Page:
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A trio comprised of Sara Watkins, Sarah Jarosz, and Aoife O’Donovan, I’m With Her is about the super-est group imaginable in today’s acoustic scene, and they betray subtle virtuosity throughout their debut album. See You Around reflects a worldview that’s respectful of folk and bluegrass traditions without ever being beholden to them, and the songs are similarly restless, full of characters seeking solid ground through seasons of tumult and transition.

18. Be the Cowboy | Mitski
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Mitski’s songs sparkle with clean pop perfection; her easeful way with melody may remind you of Aimee Mann, Elvis Costello, or even Paul McCartney. She spikes those buoyant tunes with lyrics of quiet desperation. Each song on Be the Cowboy glimpses either an unattainable future or an irretrievable past—alternate realities where, for all these characters know, everything worked out just fine.

17. 13 Rivers | Richard Thompson
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One of our top-tier shredders makes a blessed return to electric mayhem on an album that’s as muscular and direct as any in his corpus. Thompson’s songs don’t so much rage at the dying light as they wrestle with the darkness in his own soul—“the rattle within,” as one song memorably phrases it. The result is a prickly masterwork, a discontented opus from a guru working at his peak.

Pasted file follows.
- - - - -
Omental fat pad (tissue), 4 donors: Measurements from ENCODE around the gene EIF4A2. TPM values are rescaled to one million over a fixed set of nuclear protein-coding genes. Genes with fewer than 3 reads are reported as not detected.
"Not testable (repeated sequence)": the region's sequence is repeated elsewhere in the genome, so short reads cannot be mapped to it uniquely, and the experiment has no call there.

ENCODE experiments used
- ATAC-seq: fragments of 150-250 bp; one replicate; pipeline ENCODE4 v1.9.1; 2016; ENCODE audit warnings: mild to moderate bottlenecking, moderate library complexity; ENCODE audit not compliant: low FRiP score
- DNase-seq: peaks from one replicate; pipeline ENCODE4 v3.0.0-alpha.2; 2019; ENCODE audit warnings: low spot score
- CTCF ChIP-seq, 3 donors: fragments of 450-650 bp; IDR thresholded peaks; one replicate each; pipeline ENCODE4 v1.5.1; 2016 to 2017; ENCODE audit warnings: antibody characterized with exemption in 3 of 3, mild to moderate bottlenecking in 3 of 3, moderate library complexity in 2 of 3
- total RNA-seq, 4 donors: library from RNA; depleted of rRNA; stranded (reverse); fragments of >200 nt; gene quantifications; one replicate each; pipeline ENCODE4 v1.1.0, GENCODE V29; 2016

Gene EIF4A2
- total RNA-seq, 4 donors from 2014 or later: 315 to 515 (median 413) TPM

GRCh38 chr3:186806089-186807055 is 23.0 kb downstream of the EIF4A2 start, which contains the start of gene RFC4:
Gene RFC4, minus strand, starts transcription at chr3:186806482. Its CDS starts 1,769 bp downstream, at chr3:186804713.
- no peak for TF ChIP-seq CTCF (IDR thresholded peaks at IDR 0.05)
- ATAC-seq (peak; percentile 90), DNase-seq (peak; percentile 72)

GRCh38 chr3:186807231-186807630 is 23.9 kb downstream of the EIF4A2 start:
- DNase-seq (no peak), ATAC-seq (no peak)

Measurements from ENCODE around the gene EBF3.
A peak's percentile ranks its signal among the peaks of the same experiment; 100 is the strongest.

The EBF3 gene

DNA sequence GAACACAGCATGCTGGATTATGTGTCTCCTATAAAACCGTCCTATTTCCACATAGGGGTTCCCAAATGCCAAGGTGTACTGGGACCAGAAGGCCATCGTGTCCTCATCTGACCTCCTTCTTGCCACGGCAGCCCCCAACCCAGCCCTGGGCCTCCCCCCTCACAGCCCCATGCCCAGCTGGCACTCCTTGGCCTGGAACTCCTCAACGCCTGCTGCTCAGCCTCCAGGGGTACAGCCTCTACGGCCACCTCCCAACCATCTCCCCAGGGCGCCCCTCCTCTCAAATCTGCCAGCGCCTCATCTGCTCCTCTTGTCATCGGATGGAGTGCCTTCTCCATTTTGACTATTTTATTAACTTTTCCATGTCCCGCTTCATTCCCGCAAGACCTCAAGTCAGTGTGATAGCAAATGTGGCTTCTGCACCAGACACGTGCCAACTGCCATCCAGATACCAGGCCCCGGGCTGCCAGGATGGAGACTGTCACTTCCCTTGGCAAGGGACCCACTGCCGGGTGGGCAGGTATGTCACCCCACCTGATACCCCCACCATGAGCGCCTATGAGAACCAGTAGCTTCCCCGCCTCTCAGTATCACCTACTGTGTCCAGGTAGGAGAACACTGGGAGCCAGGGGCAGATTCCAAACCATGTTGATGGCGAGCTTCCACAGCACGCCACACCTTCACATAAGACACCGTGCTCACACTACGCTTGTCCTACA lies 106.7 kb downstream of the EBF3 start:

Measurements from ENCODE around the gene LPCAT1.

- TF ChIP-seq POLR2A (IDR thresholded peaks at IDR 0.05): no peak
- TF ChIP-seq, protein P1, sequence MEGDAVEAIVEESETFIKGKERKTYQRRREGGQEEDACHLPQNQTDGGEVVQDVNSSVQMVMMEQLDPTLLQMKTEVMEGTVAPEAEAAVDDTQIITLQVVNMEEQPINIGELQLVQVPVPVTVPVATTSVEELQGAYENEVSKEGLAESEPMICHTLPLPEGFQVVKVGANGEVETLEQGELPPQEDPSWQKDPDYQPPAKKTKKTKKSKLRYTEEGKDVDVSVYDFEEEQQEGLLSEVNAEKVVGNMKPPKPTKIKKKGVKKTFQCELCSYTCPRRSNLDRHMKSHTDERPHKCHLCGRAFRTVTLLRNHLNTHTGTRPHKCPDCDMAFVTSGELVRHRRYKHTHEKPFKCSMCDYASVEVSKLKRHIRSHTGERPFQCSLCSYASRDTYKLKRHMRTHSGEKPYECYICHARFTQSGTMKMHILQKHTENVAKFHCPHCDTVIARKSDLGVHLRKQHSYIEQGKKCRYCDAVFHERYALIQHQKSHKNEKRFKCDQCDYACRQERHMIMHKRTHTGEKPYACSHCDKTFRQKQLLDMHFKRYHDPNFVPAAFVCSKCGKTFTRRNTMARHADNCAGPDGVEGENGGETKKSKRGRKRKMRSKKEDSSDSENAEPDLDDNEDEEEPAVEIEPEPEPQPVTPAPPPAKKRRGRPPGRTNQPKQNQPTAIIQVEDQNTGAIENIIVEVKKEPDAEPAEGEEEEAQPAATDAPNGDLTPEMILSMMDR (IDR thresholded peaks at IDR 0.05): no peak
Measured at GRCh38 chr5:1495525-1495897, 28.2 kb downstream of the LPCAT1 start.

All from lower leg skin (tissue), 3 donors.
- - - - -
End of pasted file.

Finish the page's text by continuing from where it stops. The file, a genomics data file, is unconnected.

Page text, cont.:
16. Isolation | Kali Uchis
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On her luminous debut, the Brazilian singer flits from steely hip-hop to dingy New Wave to coy bossa nova; a couple of retro R&B numbers show how easy it would have been for her to fashion this album as a diva’s showcase and a soul revue, but Uchis is far too restless to live in the past. So she’s given us a pancultural pop showstopper that functions as a declaration of independence; her lyrics, about the cost of freedom, remind us that independence and isolation can be two sides of the same coin.

15. Dirty Pictures, Pt. 2 | Low Cut Connie
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Listen beyond the buzz saw guitars, the pounding pianos, and the relentless kick drums and you’ll hear a bar band of startling sophistication, their brashness and bravado belying depth and sturdy craftsmanship. Or, just pump your fist in the air and get swept along in their crackling, unostentatious energy. A near-perfect jolt of pure rock and roll, Dirty Pictures, Pt. 2 is by turns wounded, vulgar, earnest, and hysterical.